From Software Change Management System (CMS) to Application Lifecycle Management (ALM)
Back in the good old days of the AS400 and iSeries machines – we used a CMS system for controlling where and how we distributed and installed software. CMS Stood for Change Management Software and it did exactly what it said on the tin.
Us programmers strive to follow a flexible Software Development Life Cycle (SDLC). Using an application to control software deployments enforces this life cycle and helps to avoid problems caused by lazy programmers bypassing these rules. Rules shouldn’t be broken — unless we really have to! 😉
And then these darn Content Management Systems came along. WordPress, Drupal, Joomla etc are all content management systems – a CMS is a website system designed to make it super easy to build a website, blog daily, and waffle away to your heart’s delight. Just like I am doing right now.
With expulsive growth and wild popularity the CMS acronym was stolen.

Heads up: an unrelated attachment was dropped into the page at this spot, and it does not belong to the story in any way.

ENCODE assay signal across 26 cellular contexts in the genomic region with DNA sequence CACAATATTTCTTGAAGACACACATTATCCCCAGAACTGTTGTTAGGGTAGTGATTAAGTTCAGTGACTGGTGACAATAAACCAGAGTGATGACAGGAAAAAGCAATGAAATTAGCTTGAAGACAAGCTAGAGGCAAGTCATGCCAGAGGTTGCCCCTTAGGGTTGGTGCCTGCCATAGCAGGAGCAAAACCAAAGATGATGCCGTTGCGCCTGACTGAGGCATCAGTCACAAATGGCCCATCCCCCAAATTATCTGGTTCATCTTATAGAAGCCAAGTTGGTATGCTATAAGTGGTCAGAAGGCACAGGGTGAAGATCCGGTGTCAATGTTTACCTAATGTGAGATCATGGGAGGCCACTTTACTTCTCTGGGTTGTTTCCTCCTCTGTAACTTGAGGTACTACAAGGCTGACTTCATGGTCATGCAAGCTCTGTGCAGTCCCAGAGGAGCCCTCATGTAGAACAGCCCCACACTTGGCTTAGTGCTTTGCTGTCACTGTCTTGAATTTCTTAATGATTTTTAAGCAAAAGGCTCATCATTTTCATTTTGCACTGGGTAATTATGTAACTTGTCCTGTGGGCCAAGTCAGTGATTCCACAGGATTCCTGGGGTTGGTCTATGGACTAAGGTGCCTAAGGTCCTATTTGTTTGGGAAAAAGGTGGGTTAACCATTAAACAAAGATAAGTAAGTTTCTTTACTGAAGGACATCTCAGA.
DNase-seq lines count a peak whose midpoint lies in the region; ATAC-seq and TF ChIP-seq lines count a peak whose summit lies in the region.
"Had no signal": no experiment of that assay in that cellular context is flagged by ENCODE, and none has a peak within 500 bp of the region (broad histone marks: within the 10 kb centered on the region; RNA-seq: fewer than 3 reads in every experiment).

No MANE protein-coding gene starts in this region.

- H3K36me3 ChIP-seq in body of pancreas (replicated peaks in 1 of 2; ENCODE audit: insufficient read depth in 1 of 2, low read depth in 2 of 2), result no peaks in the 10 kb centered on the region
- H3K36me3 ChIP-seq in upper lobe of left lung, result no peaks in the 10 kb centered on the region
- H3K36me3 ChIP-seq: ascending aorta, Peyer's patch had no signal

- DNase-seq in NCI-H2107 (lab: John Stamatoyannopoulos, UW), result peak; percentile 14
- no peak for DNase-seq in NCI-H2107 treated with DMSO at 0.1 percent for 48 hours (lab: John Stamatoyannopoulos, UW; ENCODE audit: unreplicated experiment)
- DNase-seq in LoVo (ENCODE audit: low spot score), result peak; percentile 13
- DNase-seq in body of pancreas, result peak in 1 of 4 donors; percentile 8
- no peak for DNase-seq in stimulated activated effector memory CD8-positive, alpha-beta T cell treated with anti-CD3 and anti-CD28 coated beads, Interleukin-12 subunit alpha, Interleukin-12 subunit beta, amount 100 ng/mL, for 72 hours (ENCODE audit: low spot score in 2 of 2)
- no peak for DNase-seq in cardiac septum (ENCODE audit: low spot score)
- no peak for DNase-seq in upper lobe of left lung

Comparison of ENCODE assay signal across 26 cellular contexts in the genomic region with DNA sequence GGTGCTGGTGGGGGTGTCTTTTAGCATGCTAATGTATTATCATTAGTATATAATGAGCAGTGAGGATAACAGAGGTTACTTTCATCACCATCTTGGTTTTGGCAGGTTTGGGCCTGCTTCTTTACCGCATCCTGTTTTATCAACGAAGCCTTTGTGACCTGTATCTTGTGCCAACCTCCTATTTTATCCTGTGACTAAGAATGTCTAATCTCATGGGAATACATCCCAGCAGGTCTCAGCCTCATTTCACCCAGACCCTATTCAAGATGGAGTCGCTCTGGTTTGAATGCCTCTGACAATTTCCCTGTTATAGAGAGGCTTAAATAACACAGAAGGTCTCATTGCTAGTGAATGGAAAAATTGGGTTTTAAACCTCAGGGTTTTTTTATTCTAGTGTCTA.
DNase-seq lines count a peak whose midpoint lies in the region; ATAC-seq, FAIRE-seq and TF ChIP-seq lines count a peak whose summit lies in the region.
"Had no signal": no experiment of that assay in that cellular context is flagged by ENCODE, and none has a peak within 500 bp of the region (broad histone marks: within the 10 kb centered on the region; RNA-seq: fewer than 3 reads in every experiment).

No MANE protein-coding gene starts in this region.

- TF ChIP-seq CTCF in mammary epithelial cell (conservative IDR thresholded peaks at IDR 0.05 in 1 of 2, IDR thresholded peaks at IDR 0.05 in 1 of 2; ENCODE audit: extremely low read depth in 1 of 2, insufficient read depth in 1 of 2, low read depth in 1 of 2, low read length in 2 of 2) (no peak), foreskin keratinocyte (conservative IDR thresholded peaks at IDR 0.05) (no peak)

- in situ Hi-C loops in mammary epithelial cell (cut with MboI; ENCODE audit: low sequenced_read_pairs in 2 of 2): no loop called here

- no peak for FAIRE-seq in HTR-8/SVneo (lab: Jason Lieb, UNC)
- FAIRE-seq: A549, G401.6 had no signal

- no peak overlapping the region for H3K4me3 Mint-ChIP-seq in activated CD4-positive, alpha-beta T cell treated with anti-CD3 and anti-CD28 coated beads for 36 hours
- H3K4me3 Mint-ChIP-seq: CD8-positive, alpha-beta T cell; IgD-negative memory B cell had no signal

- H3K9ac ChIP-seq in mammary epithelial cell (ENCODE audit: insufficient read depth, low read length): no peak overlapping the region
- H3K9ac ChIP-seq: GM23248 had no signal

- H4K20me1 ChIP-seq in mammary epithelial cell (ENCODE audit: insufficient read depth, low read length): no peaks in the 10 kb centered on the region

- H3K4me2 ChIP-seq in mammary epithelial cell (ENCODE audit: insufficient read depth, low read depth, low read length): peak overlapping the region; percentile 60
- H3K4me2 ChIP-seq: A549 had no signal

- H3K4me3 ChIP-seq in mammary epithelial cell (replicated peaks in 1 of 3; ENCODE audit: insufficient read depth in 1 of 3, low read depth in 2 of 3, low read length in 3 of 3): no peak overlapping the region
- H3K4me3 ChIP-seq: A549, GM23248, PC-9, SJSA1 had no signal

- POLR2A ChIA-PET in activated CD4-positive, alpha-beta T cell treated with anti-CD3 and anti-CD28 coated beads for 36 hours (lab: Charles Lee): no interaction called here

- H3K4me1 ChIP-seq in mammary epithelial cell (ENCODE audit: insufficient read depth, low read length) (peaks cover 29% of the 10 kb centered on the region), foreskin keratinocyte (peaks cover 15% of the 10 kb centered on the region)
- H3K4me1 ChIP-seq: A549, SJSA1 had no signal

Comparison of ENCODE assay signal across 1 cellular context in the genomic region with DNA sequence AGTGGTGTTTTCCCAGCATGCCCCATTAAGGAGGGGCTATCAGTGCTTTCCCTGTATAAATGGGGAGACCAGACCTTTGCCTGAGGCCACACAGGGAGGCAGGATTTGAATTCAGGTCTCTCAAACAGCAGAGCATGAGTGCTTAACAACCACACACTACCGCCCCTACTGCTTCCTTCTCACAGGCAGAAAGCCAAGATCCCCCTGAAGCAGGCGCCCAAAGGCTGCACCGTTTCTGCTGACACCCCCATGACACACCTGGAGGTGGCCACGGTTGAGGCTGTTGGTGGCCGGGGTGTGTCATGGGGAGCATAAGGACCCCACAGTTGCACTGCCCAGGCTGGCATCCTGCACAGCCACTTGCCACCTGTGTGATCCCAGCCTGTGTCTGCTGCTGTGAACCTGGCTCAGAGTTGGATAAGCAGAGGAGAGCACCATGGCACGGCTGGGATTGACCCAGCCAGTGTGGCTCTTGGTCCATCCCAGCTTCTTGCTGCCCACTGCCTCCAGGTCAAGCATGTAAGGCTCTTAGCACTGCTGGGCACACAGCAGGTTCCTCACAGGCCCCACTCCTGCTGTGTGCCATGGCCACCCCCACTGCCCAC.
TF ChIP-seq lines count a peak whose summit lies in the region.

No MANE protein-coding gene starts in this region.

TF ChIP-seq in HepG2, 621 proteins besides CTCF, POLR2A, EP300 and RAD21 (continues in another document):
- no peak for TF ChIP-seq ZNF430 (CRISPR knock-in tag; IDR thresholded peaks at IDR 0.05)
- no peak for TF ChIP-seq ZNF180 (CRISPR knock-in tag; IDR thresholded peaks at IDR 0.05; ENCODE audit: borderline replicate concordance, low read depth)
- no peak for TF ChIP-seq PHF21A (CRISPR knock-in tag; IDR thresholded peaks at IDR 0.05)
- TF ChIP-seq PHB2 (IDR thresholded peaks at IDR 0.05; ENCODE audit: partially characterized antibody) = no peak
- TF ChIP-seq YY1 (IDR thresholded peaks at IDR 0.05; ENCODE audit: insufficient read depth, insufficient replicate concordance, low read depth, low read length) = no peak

Luckily the world of Change Management Software is reacting and rebranding.
Welcome to the new name for software control systems:
ALM – Application Lifecycle Manager
Application Lifecycle Management quite simply defines a comprehensive system of rules, tools, processes to manage the life of your application from concept, to design, to implementation, to support, and on to retirement.
An ALM system follows the guidelines set out by the Software Development Lifecycle (SDLC), but is more comprehensive in scope typically including:
- requirements management
- software architecture
- computer programming
- software testing
- software maintenance
- change management
- continuous integration
- project management
- release management
IBM i ALM System will have specifics controls for software development, testing, and QA.
It can consist of human processes as well.
Nowadays most developers will use an agile model and remain involved with the application after deployment, working with business owners and operations to make incremental changes as needed. ALM provides businesses a clear direction for an app before it’s built, ultimately avoiding expensive mistakes and unnecessary features. ALM tools also improve decision making enabling developers and leaders to quickly map out an app’s future.
So, now I’ve just got to get used to stop saying the Change Management System and say the Application Lifecycle Manager instead.
What a mouthful!